Consider Specializing In Corrections With Your Criminal Justice Degree

American prisons have been dealing with overcrowding for decades, requiring highly-trained and educated corrections officers to help maintain order. According the Bureau of Labor Statistics, opportunities for correctional officers are expected to increase by 9 percent between 2008 and 2018. These specialized officers oversee arrested suspects awaiting trial along with convicted criminals who have been sentenced to serve time in a local, state, or federal prison. While they are afforded no law enforcement duties outside of prisons, correctional officers must maintain inmate populations to ensure there are no major disturbances, attacks, or plans to escape. These duties can also include inspecting prisoners' cells, overseeing recreational activities or work stations, confiscating contraband, and enforcing inmate rules. Students interested in working within the correctional system should consider specialization when pursuing a Criminal Justice degree. Here are some of the details of working as a correctional officer.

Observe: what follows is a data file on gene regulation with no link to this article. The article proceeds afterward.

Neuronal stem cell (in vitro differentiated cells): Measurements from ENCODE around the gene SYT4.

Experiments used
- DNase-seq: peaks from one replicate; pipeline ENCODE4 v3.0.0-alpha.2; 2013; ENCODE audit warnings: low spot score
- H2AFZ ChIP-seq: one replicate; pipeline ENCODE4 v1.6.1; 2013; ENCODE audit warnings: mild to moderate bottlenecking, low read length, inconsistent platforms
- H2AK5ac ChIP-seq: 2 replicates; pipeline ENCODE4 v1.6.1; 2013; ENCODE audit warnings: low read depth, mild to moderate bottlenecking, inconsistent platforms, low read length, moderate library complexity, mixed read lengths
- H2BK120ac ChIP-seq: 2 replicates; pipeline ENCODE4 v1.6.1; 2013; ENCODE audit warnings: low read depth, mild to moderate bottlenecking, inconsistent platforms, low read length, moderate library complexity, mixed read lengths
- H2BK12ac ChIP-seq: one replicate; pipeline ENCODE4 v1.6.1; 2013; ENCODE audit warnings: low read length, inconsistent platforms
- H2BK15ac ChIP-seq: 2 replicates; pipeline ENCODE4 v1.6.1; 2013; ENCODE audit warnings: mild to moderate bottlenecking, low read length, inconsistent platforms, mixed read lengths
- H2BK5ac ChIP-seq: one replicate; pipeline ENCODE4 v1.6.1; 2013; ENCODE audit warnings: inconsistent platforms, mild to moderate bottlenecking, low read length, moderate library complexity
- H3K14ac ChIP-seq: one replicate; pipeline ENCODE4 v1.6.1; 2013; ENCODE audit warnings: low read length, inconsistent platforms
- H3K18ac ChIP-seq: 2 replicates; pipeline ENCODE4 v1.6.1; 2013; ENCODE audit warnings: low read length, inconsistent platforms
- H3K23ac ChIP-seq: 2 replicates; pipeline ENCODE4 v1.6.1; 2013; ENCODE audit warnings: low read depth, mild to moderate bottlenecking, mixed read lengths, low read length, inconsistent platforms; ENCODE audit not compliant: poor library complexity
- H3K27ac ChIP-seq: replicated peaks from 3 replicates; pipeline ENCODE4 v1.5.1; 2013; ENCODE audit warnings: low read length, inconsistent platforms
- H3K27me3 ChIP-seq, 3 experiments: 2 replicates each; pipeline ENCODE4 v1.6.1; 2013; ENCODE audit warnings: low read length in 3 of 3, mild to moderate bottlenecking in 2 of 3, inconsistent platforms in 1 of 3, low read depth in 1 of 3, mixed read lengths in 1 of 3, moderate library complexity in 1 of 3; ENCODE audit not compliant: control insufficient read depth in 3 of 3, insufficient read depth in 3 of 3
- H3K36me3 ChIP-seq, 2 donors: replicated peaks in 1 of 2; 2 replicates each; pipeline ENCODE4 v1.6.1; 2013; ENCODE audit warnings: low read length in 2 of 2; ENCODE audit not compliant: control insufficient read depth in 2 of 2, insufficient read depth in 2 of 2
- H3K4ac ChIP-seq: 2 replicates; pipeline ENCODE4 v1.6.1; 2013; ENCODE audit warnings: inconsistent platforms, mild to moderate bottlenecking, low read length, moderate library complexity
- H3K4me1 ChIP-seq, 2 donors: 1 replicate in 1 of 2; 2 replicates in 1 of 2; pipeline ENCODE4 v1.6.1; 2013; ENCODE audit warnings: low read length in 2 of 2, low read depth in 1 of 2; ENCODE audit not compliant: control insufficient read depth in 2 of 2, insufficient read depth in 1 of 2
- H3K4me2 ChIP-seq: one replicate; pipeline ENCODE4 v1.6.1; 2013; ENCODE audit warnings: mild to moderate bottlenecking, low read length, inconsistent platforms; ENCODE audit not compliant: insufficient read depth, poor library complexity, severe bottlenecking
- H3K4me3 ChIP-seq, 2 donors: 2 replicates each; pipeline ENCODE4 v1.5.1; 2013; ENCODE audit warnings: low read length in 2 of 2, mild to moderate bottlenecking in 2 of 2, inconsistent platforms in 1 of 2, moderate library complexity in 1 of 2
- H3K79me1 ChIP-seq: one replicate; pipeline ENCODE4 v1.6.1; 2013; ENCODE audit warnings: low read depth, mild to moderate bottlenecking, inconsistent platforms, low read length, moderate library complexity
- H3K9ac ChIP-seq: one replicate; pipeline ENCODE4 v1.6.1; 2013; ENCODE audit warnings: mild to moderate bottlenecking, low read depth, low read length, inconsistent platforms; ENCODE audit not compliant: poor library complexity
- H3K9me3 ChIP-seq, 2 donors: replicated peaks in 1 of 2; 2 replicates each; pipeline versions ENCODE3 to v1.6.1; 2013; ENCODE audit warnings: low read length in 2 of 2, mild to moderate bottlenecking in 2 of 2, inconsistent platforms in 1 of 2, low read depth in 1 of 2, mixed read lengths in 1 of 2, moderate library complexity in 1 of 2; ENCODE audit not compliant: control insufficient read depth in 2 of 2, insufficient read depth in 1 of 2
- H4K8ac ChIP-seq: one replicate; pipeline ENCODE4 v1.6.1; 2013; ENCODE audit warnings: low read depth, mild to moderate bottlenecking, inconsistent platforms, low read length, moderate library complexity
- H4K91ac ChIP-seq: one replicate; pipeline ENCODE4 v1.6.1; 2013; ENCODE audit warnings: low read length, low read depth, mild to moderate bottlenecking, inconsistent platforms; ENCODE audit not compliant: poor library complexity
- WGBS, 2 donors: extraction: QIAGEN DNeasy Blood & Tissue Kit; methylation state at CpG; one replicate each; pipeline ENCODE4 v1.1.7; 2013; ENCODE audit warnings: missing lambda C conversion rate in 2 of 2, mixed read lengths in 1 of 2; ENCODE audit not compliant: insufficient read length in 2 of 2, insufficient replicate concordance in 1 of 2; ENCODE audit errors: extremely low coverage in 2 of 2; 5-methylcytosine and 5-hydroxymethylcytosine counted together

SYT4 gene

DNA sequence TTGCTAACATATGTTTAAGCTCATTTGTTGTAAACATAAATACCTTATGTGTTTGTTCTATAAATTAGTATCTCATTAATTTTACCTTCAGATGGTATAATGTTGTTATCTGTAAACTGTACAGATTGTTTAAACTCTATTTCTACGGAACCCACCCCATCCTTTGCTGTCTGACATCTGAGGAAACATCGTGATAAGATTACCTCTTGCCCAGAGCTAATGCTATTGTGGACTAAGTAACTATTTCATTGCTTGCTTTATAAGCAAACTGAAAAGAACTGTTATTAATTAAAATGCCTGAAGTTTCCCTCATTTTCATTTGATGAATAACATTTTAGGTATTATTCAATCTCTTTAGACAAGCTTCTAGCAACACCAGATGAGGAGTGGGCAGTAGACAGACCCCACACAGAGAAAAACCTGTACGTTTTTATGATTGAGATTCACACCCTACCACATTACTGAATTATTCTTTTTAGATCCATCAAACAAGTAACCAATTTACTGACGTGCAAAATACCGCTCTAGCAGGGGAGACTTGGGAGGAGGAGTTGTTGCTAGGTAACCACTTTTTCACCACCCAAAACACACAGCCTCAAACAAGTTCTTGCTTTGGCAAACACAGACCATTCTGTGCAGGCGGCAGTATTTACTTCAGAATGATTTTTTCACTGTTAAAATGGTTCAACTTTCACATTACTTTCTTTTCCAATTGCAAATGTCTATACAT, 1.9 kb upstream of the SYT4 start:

This piece of ad content was created by Rasmussen University to support its educational programs. Rasmussen University may not prepare students for all positions featured within this content. Please visit for a list of programs offered. External links provided on are for reference only. Rasmussen University does not guarantee, approve, control, or specifically endorse the information or products available on websites linked to, and is not endorsed by website owners, authors and/or organizations referenced. Rasmussen University is accredited by the Higher Learning Commission, an institutional accreditation agency recognized by the U.S. Department of Education.